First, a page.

Mardi was my shopping day, during our stay in France. I really looked forward to the Mardi Marche rather than the cheaper Super Marche. Oh the joys of going through the stalls with the beautifully arranged fresh produce sold by the farmers themselves. The aroma of roast chicken would fill the air (and have my stomach growling). Also, this was my chance to practice my spoken french! The farmers were a most friendly lot.
Back in India, we shopped as and when required. Didn't have a fixed day or shop. Meat, fish, veggies were A's department. Condiments were mine. We had been meaning to go to the nearby Wazirabad "haat" for quite some time. And recenlty, shaking off our intertia and mind block, we did just that. Despite the incredible dust which had us all sneezing and choking, it was very enjoyable. Stalls were marked by bamboo poles pegged in the ground with the produce spread on plastic sheets in between. The bamboo poles not only marked out each stall but were used to hold a long length of wire from which bulbs were suspended! The same crying out of wares, prices, haggling. Different place, different people, but the ethos was more or less the same.
There were some very marked differences (this is India after all). Bright splashes of colour, more crwoded and not at all orderly or quiet and enormous amount of dust. But that was not the main difference. There was a small skirmish when the bamboo poles supporting the electrical wire fell and down came the entire length. Some one yelled "Batti wala ko bulao". Apparently each haat have their own "batti waala". Now here's the difference: a herd of buffaloes had pushed their way in and had knocked the poles down! The batti wala fixed the problem, the bulls were gently allowed to pass. Nobody noticed and life went on. I wouldn't have either, normally, had I not been thinking about the marches!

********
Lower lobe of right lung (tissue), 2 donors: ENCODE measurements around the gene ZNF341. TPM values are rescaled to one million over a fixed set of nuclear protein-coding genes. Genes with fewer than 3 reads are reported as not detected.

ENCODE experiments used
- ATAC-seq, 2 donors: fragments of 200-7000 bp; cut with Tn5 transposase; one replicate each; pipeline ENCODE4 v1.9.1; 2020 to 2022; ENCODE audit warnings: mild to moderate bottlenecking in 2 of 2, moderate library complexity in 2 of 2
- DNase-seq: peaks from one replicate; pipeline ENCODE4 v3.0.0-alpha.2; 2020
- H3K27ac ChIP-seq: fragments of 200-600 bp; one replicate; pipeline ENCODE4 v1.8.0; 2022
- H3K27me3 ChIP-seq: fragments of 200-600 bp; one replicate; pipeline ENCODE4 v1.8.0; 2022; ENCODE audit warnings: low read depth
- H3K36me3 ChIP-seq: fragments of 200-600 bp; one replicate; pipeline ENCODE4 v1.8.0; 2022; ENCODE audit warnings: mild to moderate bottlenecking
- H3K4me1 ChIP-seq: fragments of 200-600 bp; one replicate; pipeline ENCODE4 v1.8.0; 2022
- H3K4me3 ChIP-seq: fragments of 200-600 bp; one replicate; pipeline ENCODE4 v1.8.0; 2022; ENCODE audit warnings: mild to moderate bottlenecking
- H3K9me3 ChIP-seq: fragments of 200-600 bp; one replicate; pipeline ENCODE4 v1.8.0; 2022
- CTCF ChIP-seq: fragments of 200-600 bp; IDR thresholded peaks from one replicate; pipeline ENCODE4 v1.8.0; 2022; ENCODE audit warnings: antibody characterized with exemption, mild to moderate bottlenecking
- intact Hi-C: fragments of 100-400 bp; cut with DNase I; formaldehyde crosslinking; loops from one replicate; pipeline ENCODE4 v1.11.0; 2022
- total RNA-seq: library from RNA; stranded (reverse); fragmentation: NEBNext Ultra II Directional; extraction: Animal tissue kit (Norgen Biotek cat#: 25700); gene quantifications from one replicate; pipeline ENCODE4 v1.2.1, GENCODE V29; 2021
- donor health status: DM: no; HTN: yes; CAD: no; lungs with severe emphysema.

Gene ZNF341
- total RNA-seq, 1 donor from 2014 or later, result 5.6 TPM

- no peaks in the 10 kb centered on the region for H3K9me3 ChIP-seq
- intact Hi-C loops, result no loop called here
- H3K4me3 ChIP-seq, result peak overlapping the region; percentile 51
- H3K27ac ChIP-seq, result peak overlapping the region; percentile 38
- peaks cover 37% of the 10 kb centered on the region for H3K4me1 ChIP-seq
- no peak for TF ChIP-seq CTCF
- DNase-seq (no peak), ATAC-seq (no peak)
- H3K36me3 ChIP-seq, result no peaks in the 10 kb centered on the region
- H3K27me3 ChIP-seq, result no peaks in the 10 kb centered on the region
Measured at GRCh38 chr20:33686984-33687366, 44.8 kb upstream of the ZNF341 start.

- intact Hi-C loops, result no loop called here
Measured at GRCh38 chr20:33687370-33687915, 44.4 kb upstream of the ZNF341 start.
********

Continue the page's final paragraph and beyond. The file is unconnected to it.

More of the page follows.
On my second visit to the haat, I got a severe shock when I suddenly found an ENORMOUS black and white bull breathing down my neck. Actually, it was just trying to sample some of the veggies on display. No one chased it away. Naturally. Given it's size and the fact that the passage between the vendors was really narrow, it would have started a stampede. I gingerly stepped away and kept a wary distance between us. The bull hung around for quite some time tyring this and that and it was quite sweet - like an overgrown bumbling baby!
Am looking forward to my next shopping day. What a wide variety of greens (and reds,yellows and other colours too), very fresh, affordable and pesticide free (many more varieties of creepy crawlies each time I empty my shopping bag). And of course the bull adding the final, inimitable Indian touch to it!